For many of us one of the greatest joys in life is our sense of taste. Personally I just love to eat beautiful foods and drink amazing drinks. I very rarely drink alcohol, but when I do it’s an excuse to try a cocktail with some new flavours.

What sort of tastes stimulate you? Some have a sweet tooth, some prefer things more savoury. Some like it hot, others mild. For me the combination of sweet, sour, salt, chilli and oumami that you tend to get in Thai foods really works.

One of the greatest gifts I ever gave myself was to enjoy the taste of foods that are good for me. I used to hate salmon – all fish in fact. I did like chilli, so in order to be able to eat a piece of salmon (which you are recommended to eat twice a week to get all the lovely healthy oils from)  I used to make salmon fish cakes with enough chilli in to mask the taste of the fish. I can’t say as I really enjoyed them to start with, but I did get used to them. There is a theory that if you eat any food every day for 3 weeks then you will start to like the taste. I didn’t eat it every day – just a couple of times a week. Slowly, over time, I began to enjoy it. I started changing up the recipe, less chilli, more salmon. Then I started cooking salmon in the pan and eating it with salads, or baking it in the oven and eating it with some steamed veggies. Now I actively look forward to eating it. I don’t eat it just because I should, but because I want to.

Self care is a balance. It’s balancing what’s good for you with a little of what you like. Sometimes that’s eating healthy, nutritious food. Sometimes it’s giving yourself a treat (just make sure it is a treat and doesn’t become the norm – if you’re doing it more than twice a week it’s getting a bit routine!). The ultimate win is when you find something that is both healthy and that you look forward to.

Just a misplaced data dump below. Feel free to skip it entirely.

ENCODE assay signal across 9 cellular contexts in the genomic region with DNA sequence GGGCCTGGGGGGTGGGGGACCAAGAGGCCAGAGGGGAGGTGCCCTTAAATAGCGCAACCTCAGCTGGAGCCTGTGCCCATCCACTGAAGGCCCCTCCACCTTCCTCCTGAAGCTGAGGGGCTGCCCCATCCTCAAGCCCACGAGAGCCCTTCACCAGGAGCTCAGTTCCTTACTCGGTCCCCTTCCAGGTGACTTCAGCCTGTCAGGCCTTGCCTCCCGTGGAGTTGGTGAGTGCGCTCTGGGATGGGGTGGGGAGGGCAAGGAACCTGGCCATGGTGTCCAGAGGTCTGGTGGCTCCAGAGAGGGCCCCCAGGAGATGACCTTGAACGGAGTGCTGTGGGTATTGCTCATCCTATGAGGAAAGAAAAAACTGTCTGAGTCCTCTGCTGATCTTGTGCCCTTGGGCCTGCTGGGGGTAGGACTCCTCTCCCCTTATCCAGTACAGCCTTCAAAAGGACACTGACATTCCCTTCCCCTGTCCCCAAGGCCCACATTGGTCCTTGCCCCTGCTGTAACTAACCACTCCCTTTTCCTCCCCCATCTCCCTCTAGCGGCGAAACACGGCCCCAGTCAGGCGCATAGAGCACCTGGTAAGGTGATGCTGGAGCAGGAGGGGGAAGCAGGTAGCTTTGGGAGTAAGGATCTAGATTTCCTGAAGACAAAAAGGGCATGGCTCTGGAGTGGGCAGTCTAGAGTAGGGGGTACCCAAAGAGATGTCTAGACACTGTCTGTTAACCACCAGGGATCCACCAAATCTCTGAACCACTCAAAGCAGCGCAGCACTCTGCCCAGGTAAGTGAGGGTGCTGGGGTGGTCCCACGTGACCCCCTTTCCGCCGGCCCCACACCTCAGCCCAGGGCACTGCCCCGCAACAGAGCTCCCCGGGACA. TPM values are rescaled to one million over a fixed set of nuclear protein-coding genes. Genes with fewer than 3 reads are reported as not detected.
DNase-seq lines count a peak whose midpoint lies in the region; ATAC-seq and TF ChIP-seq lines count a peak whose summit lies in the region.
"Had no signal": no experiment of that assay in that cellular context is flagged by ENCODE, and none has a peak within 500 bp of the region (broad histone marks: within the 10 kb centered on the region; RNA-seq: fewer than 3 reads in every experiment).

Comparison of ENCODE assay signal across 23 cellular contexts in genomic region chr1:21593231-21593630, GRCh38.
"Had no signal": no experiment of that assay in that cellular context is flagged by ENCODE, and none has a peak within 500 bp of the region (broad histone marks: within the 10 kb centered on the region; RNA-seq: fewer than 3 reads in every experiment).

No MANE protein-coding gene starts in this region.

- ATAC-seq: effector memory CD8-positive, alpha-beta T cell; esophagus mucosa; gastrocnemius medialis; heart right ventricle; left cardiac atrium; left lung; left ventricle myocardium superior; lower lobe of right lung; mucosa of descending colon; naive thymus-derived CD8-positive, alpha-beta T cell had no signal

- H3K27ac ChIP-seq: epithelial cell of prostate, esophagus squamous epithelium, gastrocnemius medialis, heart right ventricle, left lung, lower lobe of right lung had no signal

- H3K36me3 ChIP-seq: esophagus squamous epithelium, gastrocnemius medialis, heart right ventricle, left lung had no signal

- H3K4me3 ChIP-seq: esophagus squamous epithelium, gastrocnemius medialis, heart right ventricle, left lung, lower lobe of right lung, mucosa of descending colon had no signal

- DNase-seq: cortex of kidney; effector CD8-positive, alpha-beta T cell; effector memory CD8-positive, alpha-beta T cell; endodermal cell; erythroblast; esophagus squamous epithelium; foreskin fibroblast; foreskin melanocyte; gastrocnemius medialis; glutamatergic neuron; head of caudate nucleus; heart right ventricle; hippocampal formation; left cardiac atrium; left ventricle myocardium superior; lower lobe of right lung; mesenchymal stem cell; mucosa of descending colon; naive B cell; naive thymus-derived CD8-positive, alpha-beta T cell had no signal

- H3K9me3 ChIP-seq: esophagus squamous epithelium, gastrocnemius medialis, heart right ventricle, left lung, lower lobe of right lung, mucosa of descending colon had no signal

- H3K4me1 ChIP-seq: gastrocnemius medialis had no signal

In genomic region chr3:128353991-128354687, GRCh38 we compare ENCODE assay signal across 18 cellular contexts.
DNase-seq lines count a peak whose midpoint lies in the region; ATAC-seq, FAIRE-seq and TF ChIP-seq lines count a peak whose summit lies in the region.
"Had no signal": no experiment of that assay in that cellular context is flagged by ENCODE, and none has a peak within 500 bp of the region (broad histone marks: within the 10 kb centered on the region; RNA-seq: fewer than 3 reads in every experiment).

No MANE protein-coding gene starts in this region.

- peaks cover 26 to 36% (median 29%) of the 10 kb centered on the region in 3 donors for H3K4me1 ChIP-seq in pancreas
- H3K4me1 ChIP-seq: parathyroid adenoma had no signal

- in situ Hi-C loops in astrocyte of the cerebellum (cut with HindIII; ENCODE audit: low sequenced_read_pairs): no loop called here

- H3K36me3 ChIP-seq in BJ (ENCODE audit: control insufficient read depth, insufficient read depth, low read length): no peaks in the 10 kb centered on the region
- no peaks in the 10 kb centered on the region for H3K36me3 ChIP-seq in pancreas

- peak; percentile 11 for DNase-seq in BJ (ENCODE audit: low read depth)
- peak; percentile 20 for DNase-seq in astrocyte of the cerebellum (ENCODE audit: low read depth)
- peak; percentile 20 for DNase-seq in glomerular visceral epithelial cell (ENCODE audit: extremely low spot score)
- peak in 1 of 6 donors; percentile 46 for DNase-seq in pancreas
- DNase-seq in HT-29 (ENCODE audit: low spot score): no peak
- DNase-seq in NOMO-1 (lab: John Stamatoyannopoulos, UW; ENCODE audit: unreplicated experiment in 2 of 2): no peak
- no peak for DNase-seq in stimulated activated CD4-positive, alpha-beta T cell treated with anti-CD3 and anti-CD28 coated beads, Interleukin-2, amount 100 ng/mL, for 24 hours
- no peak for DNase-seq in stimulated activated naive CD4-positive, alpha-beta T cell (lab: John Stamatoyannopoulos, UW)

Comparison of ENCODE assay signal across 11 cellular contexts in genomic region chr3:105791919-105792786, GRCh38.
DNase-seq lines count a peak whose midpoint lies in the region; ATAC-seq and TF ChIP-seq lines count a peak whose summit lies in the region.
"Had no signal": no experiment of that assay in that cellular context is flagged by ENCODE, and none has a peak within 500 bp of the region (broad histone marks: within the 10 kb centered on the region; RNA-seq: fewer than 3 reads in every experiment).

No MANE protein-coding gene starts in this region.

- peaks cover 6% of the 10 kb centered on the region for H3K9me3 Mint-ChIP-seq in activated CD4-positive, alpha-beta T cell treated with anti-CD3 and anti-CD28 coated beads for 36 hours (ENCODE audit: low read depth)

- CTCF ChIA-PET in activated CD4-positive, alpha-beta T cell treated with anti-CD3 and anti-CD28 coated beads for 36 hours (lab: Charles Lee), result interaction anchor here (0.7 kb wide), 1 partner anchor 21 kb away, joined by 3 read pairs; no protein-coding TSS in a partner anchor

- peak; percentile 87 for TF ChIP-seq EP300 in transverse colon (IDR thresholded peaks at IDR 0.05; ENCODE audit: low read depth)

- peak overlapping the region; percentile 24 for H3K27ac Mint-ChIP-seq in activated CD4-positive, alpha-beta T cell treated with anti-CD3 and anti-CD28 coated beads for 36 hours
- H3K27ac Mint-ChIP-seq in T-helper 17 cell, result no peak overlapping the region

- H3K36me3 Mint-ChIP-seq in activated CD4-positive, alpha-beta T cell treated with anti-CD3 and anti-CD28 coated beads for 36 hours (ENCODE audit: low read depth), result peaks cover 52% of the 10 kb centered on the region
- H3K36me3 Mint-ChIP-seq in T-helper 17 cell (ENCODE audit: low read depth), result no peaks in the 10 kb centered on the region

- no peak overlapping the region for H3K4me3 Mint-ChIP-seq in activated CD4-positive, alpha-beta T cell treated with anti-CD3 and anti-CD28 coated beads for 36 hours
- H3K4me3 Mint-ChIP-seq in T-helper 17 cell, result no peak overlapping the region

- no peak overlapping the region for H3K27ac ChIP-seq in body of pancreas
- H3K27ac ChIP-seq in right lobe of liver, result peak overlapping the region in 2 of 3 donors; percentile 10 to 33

So my challenge for you today is a choice. I’d like you to eat/drink something that you find yummy – really yummy – but if you’re up for it I would also like you to choose a food that you think you should eat more of (fish, vegetables,whole grains, nuts etc) and work on ways of incorporating them into your diet. Clearly you shouldn’t eat anything that you are allergic to, or even if you just have a reaction to, but a mixed healthy diet is one of the best ways I know to take care of yourself.


Changing your diet can be difficult on your own. If you are looking for ways to release yourself from fussy eating habits, or just from eating too much junk, then you don’t have to do it on your own. There are people out there – like hypnotherapists – who can make it a lot easier for you.

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Self Care Advent Calendar Day 18

Hi peeps – how are we all doing? With just one week to go to the big day, I’m hoping you’re all feeling pretty good.

A lot of what Christmas is about is relationships. If you’ve been watching a few cheesy Christmas films, you may have noticed that the heart of them all is the connection of one person with another,  and our connections to other people, whether family or friends are a significant factor in our happiness.

As with most things, what works for one person may not work for another, but those relationships are important to everyone – it’s just the numbers that vary. Some of us are happy with just a few people in our circle, some need many. The more people you have, the more work it takes to keep those relationships alive, and sometimes people get lost along the way.

Think back over the last 10 years or so. Have there been significant people in your life that have drifted away? I’m not talking about those we have lost because they have passed away (as heart breaking as it is, we have to learn to move on without them) but those we have lost to distance, time or disagreements.

Confession time – I’m not the best person at staying in touch with friends. There is a little insecurity there…a part of me believes that they’re probably not that keen on me so I don’t want to push to make arrangements in case they think of it as a drag or hassle. There’s also a little laziness…it take effort to stay in touch with people. There’s a drop of negativity…they will probably not want to get together anyway, and there’s also a little selfishness…I quite like my own company and my own home. All of these things come together in me, meaning that it’s very easy for me to lose touch with people. If I want to maintain or renew these connections, I have to make a little effort to do so. But when I do, the rewards are outstanding.

Each New Year I make a list of New Year’s resolutions. One of them that remains on the list every year is to reconnect with at least one person who has been important to me.